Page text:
So Lydgate and Rosamund’s marriage and finances are hanging in the balance.  Meanwhile, the devious Mr. Raffles comes back to town, only this time he is gravely ill.  Somehow Bulstrode gets him to convalesce at his place, with Lydgate giving medical advice.  Bulstrode knowingly does not precisely inform his housekeeper to follow Lydgate’s strict instructions, and as a result, Raffles dies.  Just before, however, Bulstrode happens to write Lydgate a check for the thousand pounds that he so desperately needs.  Lydgate had his suspicions about the case, but he didn’t follow up on his intuition.  However, when the rest of the town, who had been hearing all about Bulstrode’s previous misdeeds, hears of Raffles’ death and Lydgate’s sudden windfall, they assume the worst of both men.

The lovely and good-natured Dorothea is absent from this book, until the very end, when she returns from travels in Yorkshire.  When informed of the momentous happenings with Lydgate and Bulstrode, she emphatically defends Lydgate.  “You don’t believe that Mr. Lydgate is guilty of anything base?  I will not believe it.  Let us find out the truth and clear him!”  It leaves me with a note of hope that there may be some small sense of professional and personal redemption for Lydgate after all, even if his marriage to Rosamund is damaged beyond repair.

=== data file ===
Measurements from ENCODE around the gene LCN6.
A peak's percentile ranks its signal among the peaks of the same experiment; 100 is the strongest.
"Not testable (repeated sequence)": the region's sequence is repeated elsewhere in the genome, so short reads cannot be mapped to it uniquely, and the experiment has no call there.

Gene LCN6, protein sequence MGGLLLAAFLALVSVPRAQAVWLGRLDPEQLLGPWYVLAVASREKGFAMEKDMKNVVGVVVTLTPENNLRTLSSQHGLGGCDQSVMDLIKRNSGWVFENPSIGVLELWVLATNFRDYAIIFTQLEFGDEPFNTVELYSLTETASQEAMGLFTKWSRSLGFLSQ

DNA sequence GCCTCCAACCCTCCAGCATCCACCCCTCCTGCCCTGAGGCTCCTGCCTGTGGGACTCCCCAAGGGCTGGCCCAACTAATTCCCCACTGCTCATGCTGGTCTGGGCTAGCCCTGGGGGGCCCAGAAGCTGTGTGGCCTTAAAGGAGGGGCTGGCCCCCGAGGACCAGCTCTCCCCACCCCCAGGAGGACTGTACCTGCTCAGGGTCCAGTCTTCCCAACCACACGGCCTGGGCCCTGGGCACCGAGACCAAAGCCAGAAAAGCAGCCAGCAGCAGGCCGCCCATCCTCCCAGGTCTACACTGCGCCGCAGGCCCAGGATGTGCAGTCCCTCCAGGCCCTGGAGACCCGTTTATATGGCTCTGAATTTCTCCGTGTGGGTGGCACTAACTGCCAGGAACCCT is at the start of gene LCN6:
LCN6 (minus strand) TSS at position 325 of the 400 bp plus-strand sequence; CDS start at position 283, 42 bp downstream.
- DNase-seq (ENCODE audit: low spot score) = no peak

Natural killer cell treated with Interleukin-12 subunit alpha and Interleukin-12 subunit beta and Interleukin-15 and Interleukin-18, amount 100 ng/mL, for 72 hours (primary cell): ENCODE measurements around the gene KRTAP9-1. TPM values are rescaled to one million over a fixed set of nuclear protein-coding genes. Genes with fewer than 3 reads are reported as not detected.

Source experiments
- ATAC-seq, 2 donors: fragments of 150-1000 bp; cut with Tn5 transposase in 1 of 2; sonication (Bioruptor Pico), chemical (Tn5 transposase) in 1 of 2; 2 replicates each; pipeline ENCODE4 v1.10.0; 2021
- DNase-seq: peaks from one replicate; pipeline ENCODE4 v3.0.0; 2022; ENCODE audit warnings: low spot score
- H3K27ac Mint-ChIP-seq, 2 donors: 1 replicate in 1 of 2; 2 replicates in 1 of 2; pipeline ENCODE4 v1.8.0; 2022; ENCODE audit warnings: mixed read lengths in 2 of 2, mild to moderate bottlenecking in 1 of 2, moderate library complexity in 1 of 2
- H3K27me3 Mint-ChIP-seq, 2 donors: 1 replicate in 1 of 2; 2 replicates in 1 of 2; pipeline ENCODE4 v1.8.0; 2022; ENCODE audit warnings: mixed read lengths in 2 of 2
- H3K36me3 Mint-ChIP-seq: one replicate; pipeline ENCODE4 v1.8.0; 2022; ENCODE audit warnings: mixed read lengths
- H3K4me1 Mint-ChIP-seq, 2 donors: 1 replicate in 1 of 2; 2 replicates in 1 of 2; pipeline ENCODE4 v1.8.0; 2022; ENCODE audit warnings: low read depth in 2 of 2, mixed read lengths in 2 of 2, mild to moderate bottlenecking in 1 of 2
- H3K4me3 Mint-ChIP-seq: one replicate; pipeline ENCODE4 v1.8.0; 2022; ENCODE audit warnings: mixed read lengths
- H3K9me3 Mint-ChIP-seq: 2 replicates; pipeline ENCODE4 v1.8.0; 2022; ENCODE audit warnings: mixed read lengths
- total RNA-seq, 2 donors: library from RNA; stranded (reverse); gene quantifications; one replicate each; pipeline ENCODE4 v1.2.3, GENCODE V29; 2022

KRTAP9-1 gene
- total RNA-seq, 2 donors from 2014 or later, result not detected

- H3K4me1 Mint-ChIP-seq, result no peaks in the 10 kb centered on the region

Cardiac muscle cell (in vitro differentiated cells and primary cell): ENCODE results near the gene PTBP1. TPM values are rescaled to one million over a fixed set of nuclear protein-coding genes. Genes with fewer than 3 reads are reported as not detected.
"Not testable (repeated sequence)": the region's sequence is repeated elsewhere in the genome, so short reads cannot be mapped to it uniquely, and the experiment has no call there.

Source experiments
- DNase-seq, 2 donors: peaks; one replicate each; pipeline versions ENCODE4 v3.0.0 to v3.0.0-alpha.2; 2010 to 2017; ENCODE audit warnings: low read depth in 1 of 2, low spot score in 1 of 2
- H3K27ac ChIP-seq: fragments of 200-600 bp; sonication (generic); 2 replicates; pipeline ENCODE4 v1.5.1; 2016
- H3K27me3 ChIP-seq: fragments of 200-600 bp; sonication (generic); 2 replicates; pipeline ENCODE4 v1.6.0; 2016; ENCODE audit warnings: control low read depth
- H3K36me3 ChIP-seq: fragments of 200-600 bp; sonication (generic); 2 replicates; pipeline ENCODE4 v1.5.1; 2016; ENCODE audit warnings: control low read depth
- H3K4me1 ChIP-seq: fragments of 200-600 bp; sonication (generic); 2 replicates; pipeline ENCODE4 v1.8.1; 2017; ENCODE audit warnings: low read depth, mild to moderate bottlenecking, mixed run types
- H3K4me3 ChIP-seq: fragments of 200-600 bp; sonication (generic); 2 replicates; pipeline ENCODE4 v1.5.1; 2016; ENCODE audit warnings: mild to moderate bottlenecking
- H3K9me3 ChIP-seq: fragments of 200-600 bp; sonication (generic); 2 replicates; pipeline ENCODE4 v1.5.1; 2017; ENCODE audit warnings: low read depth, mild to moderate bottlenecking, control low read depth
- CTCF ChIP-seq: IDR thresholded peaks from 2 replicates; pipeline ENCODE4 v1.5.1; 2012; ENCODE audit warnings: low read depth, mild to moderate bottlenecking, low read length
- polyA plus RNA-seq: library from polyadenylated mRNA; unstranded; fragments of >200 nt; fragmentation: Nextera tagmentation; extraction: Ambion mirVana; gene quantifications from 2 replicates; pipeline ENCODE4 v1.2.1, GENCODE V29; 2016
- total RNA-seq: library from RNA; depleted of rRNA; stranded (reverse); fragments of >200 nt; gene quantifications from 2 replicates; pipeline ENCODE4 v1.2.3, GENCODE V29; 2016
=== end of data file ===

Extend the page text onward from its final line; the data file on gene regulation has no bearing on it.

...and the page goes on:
One more section to go!  So much to be resolved!  I have been thinking about tackling another hefty classic novel after I finish Middlemarch – taking it slowly, dividing it up by sections and writing about it.  I am still pondering, but if you have a suggestion for a good, meaty classic novel I would love to hear it.


Thoughts on Middlemarch, Book Six: The Widow and the Wife

(The #Marchalong continues!  Many thanks to Juhi from Nooks and Crannies for hosting the Middlemarch readalong and giving me an excuse to reread this marvelous book!)

Friends, we are now two-thirds finished with Middlemarch.  Only two more sections to go!  I have loved the slow pace of this readalong, as it has allowed me the freedom to read other things while still rereading this amazing novel.  Reading it slowly has also allowed me to connect with these characters in a way that I feel like I will never forget them.  My husband, who has never read it,  marvels that I am “still reading that book,” but I view it as a treat and a privilege to be able to linger in these pages a while, and really enjoy the luxurious feeling of a close, slow read.